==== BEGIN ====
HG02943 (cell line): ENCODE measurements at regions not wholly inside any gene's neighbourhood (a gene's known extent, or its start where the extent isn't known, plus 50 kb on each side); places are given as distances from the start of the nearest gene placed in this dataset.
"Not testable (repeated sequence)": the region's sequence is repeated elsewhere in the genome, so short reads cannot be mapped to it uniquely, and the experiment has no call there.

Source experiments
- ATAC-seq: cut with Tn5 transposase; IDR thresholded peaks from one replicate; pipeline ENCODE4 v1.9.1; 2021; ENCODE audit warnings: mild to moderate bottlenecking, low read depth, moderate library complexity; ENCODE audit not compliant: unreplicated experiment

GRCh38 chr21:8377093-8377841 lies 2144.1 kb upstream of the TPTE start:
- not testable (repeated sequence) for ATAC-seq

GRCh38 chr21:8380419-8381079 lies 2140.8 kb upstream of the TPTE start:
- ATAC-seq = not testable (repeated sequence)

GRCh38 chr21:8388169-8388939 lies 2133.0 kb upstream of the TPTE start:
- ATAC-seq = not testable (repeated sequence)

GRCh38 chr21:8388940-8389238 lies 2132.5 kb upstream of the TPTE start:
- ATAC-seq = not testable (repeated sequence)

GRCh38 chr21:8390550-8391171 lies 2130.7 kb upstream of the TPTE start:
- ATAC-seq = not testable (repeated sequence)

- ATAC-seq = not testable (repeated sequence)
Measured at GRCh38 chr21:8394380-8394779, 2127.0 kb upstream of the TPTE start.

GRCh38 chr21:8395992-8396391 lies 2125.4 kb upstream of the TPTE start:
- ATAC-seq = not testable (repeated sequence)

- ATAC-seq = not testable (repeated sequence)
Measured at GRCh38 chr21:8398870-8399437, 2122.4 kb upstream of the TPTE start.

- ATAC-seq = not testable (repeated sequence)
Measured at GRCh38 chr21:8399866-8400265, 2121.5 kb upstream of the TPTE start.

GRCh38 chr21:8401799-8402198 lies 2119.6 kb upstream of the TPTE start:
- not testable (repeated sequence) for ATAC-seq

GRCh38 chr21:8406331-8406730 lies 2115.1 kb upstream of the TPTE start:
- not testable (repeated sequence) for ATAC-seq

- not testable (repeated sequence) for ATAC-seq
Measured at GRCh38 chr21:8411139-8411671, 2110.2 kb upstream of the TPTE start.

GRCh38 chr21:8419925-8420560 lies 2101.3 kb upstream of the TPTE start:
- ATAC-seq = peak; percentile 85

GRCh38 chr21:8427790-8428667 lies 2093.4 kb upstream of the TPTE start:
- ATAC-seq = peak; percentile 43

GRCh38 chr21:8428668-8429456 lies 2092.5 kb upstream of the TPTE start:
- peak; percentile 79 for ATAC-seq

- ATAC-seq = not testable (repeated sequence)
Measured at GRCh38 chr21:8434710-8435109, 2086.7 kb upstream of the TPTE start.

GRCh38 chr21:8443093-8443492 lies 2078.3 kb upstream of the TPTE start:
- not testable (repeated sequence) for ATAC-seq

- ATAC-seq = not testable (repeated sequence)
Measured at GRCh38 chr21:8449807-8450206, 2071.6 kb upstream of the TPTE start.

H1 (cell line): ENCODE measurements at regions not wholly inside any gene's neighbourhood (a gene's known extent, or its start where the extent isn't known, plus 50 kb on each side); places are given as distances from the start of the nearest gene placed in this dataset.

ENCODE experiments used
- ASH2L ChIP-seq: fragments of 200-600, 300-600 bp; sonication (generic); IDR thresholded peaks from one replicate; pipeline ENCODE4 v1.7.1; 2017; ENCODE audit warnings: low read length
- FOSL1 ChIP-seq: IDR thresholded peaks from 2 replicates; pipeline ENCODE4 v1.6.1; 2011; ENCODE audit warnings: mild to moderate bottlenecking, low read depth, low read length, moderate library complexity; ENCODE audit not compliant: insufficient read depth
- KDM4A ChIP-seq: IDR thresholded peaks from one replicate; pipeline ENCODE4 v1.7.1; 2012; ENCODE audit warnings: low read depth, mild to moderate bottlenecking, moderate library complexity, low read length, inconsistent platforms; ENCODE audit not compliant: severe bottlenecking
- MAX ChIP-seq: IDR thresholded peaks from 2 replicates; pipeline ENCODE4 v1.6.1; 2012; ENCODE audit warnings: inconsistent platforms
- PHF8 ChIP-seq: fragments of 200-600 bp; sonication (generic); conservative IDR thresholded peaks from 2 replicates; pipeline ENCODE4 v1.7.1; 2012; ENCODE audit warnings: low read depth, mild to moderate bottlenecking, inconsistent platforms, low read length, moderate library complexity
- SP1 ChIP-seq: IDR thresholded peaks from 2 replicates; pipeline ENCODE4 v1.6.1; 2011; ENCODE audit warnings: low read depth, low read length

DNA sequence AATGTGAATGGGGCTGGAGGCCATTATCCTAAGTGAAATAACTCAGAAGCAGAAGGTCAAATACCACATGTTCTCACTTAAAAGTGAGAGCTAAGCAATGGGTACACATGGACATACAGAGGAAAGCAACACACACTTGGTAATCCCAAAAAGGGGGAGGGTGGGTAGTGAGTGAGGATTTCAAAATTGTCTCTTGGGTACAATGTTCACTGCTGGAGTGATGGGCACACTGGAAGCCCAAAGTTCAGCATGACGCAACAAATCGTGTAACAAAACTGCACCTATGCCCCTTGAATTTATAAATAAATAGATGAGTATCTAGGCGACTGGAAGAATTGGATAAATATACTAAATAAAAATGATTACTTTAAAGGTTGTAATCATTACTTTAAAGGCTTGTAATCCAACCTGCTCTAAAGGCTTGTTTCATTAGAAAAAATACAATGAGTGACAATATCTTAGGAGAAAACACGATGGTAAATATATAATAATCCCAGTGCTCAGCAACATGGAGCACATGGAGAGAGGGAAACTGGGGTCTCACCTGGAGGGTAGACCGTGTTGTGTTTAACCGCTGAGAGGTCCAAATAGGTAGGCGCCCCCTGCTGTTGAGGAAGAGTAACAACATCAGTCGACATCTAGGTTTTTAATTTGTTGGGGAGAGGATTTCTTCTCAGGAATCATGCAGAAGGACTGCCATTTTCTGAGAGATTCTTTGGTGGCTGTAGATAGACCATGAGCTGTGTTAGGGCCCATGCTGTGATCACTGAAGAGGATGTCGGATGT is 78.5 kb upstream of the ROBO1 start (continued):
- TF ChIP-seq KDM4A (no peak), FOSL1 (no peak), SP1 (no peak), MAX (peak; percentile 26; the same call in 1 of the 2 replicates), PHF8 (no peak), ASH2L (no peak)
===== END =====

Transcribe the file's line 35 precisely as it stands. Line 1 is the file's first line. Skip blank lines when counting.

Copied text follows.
- ATAC-seq = not testable (repeated sequence)